Even if they did not possess common sense, why did the “professionals” in the schools that focus on kids with IEPs not at least read the medical evaluations and information we provided them multiple times over 5 years as our grandson was treated? Maybe they could contribute even a little to his educational progress instead of sending the work home for his parents and us to help him when he could not do it in class. Only one very busy OT took time to connect some dots in all those years.

We have these and many other questions that are actually rhetorical in nature. As most Qtreepers know, traditional medicine is broken and most of us know why. If the industry actually was trained to interconnect their “specialities” better, to consult with one another concerning patient care, healing would occur on a massive scale and there would be less money and power in it for the scumbags who undermine everybody. Traditional medicine, just like public schools, has been reduced to box checking and only in their speciality. If Sundance wants to use his silos analogy, this would be the time to use it with the medical industry.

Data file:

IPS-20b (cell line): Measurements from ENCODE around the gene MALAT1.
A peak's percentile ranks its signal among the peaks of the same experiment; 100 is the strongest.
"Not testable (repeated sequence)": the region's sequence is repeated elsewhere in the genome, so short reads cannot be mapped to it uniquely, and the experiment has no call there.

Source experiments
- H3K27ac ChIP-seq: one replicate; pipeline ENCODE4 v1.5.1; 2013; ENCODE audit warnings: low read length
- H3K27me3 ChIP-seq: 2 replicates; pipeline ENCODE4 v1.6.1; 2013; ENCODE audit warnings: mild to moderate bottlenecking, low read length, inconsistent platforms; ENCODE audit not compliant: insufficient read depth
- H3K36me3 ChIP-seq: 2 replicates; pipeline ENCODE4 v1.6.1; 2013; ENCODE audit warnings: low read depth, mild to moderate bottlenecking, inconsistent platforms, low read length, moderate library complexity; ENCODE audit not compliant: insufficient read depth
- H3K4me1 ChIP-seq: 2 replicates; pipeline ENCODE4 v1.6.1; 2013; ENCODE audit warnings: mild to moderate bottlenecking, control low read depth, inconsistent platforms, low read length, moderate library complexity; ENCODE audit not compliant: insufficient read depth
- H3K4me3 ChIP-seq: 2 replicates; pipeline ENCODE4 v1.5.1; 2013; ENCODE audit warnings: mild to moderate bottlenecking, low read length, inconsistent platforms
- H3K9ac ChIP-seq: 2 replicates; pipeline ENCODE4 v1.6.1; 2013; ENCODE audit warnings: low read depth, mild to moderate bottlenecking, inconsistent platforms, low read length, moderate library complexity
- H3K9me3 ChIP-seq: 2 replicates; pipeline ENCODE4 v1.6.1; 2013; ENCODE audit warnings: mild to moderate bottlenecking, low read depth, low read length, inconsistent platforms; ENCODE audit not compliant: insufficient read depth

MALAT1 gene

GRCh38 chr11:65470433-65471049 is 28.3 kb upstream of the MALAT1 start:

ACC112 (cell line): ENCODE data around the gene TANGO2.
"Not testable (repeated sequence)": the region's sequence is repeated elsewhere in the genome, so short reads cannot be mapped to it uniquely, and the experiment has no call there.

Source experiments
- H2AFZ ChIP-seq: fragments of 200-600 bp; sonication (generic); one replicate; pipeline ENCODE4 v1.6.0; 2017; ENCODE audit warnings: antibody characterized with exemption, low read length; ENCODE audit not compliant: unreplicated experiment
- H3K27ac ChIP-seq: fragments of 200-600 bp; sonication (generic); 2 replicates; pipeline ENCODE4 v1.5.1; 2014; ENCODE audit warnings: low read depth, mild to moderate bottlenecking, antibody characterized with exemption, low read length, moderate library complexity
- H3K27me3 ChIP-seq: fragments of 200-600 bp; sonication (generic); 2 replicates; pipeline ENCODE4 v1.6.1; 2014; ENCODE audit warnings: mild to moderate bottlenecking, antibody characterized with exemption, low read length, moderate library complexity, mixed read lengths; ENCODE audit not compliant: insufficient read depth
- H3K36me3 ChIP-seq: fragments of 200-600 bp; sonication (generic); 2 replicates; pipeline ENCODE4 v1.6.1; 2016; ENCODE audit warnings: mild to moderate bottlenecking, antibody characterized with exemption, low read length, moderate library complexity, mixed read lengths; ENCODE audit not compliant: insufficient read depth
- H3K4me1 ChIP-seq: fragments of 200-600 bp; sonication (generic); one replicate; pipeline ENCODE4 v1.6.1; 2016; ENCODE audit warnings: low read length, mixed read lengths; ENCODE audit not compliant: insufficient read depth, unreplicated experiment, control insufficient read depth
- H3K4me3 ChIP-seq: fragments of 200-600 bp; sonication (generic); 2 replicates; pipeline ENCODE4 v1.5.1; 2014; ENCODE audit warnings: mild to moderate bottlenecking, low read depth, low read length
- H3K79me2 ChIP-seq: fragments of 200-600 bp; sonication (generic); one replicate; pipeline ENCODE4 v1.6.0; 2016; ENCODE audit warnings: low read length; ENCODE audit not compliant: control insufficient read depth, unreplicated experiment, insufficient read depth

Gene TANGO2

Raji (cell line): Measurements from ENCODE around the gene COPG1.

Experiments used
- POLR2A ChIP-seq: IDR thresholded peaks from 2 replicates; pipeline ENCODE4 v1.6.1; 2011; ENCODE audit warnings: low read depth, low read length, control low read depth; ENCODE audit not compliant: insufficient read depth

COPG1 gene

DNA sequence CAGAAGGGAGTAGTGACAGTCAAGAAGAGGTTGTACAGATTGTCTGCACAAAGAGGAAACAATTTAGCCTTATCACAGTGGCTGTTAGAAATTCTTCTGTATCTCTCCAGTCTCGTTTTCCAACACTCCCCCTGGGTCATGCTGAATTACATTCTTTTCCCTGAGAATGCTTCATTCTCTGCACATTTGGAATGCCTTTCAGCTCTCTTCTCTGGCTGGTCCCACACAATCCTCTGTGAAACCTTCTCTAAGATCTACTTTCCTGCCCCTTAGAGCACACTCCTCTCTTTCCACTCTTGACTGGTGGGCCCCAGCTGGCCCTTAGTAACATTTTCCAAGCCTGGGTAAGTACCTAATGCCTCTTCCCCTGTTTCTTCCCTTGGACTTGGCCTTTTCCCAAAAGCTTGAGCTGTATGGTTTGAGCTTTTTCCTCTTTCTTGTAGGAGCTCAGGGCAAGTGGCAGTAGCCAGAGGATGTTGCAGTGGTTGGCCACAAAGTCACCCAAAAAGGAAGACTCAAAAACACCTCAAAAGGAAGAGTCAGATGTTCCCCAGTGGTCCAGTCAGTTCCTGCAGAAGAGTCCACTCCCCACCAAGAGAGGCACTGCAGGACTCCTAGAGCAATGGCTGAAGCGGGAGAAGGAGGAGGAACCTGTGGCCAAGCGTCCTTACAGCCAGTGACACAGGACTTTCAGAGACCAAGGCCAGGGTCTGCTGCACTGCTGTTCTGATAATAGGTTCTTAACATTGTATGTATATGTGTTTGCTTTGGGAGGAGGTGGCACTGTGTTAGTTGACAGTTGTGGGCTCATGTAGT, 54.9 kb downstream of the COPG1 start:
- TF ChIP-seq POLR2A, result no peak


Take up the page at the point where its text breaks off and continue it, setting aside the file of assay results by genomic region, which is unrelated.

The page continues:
As a result, it is on all of us to take care of us while using caring people outside the scope of the box checkers’ control.


Normally this story would end here. But as the Lord would have it (again), in our research we found that people with inner ear disorders, even those previously diagnosed with Meniere’s Disease like wifey, frequently find that BVD is a root cause. As wifey researched it the 💡💡💡 came on. She worked through the symptoms and yup, they matched hers. The chiro adjustments opened her eustachian tube to release fluids from her inner ear and that has helped greatly with travel and everyday living. However, for decades she has told me about how stationary items will seem to move toward her when she is on the move, which created dizziness. That has continued. This led me to remember a photo taken of her over 20 years ago when her eyes noticeably looked to turn outwards from the normal field of vision as she looked at the camera. I made a note of it in my memory as it seemed odd. But through the years she has stated when I was driving that sometimes it was like she was seeing two different things in each eye, which caused anxiety and panic. These events were random, they would come and go as she was able to adjust her sight onto something specific. Turns out what she endures is as described in the link for INO. It is most likely wall-eyed bilateral, WEBINO.